In Staffordshire no volunteer units, other than the county yeomanry, were formed with the legislation of 1794. All Staffordshire infantry volunteers raised in the 1790’s originated during the later period of 1797-8. On this page are notes on the organisational basics, and dress and equipage where known, of the volunteer infantry of Burton, Newcastle-under-Lyme and Walsall, and the armed association infantry of Bilston, Burslem, Eccleshall, Lichfield, the Potteries, Stafford, Stone, Tamworth, Wednesbury, West Bromwich, Whittington and Wolverhampton, all in alphabetical order. All were disbanded in 1802 or before, and their successor units of 1803 are not included here. Some of these associations also included troops of cavalry, which are examined on a separate page.
Earliest dates of commissions, as best known to me, are taken from the War Office list of 1799 (sixth edition) or from the London Gazette. Not surprisingly, information on the dress and equipment of armed associations is sparse, and is often limited to brief descriptions, sometimes not fully determined, in resolutions passed by meetings at their formation. In too many cases I have been unable to find even that much. With one exception, these infantry units, where known, wore the dark blue coats and round hats typical of armed associations; this semi-civilian style not only afforded a relatively economical uniform but also asserted their identity as being distinct from that of the regulars or militia.
If new information arrives it will be added. Click all images to enlarge.
Bilston Loyal Association / Bilston Volunteer Association
Earliest commissions dated 18 June 1798. Two companies – commissions for second company dated 20 August. Captains Samuel Proud, Thomas Taylor. Associated with the Bilston Volunteer Cavalry.
Colours were presented to the infantry by Mrs Bickley on 22 October 1799.
[Staffordshire Advertiser, 26 October 1799.]
Burslem Volunteers / Burslem Tunstall, &c. Volunteer Association
Earliest commissions dated 12 June 1798. One company. Captain William Sneyd.
Burton Volunteers / Burton-upon-Trent Volunteers
Captains John Peel and Abraham Hoskins, Peel being the senior, then Major Comm, John Peel. Date of earliest commissions 14 April 1798. Initially two companies.
Their first public appearance in full uniform and under arms was expected to be in May 1798, but was actually in June. The corps included a band.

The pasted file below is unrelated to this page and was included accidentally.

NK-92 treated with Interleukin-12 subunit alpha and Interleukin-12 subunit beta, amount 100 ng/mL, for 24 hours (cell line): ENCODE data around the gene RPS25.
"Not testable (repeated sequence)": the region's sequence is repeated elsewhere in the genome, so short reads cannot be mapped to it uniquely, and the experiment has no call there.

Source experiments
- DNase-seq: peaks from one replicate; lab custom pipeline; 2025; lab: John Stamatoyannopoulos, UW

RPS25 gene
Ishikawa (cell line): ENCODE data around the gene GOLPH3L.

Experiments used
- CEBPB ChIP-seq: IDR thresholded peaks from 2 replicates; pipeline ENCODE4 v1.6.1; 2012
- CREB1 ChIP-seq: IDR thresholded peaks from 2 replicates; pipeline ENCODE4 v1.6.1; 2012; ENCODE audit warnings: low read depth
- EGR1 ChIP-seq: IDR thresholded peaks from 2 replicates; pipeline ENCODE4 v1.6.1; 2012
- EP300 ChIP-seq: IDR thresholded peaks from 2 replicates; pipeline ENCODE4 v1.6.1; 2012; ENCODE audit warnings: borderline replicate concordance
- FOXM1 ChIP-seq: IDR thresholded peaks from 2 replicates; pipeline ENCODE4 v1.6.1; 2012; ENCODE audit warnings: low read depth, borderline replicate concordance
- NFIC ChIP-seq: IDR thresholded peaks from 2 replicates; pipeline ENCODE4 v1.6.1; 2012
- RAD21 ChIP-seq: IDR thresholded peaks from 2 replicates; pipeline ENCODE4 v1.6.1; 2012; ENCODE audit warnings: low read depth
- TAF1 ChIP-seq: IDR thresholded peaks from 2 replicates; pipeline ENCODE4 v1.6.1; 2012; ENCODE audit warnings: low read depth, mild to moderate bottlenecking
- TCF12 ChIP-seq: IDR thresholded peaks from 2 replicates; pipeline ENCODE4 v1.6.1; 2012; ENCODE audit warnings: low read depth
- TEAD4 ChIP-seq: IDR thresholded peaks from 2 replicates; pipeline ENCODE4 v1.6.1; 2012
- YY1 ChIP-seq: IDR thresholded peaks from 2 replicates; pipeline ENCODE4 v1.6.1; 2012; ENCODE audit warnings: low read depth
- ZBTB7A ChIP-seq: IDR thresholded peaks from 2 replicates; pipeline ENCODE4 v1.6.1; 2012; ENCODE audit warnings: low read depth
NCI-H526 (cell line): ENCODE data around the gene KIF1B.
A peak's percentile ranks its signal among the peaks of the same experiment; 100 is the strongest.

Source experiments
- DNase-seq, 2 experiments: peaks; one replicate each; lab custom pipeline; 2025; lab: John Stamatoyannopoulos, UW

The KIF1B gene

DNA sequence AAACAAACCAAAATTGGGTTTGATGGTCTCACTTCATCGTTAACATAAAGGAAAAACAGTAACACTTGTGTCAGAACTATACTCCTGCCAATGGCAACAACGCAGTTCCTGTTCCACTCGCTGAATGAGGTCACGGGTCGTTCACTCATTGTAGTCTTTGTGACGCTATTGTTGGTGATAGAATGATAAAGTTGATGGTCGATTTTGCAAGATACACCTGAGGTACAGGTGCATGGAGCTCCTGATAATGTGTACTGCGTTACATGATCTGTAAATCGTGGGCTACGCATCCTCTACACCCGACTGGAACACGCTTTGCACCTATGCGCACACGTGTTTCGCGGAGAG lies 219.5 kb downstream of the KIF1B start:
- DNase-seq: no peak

A committee meeting of 11 March 1799 recorded that expenses to date paid for the corps amounted to £578 19s 3½d, and that the account “for Arms &c” from a Mr Noon totalled £371 1s.
[Staffordshire Advertiser, 16 June 1798. Derby Mercury, 21 March, 26 April 1798.]
Cheadle Military Association
The Staffordshire and Birmingham newspapers advertised the resolutions of a meeting on 7 May 1798 for the formation of the Cheadle Volunteers as a military association, which suggests that this may have been at Cheadle, Staffordshire, for which no volunteer corps or association is recorded. However, the names involved indicate that this was Cheadle in Cheshire.
[Staffordshire Advertiser May 5 & 12, 1798.]
Eccleshall Military Association
On 11 May 1798 a meeting was held at Eccleshall that resolved to form a company of association infantry, with John Turton as captain, and two others as lieutenants. No volunteer corps or association for this location appears in the 1799 List, and neither do the names of the intended officers; it appears that the corps was not realised, or that its offer to government was not accepted.
Resolutions of the meeting, largely non-committal in nature, included:
That each person … shall provide his own Uniform, which shall consist of such Colours and Materials, in such Form, and with such Buttons and Decoration as shall be determined by the Majority of a Committee …
That each Member shall either subscribe for or shall supply his own Arms and Accoutrements …
That a Subscription be opened to defray the expences of purchasing Arms and Accoutrements …
[Staffordshire Advertiser, 19 May 1798.]
Lane End &c Armed Association
Earliest commissions 4 June 1798. One company. Captain William Turner. (See also below for the Lane End Volunteers of 1803 as successors to the Loyal Pottery Volunteers.)
On 18 September 1800 a pair of colours was presented, the King’s colour by Miss Gresley, the regimental colour by Mrs Turner. The newspaper report noted that “The Ladies who presented the colours were richly dressed in the uniform of the corps”.
[Staffordshire Advertiser, 27 September 1800.]
Lichfield Loyal Association / Lichfield Volunteer Infantry
Earliest commissions dated May 21 1798. Battalion 400 strong by 1800. Major St George Powell Bowles, Major William Phillips Inge, Captain Thomas Webb Greene. Colours presented 30 September 1799.
From initial resolutions: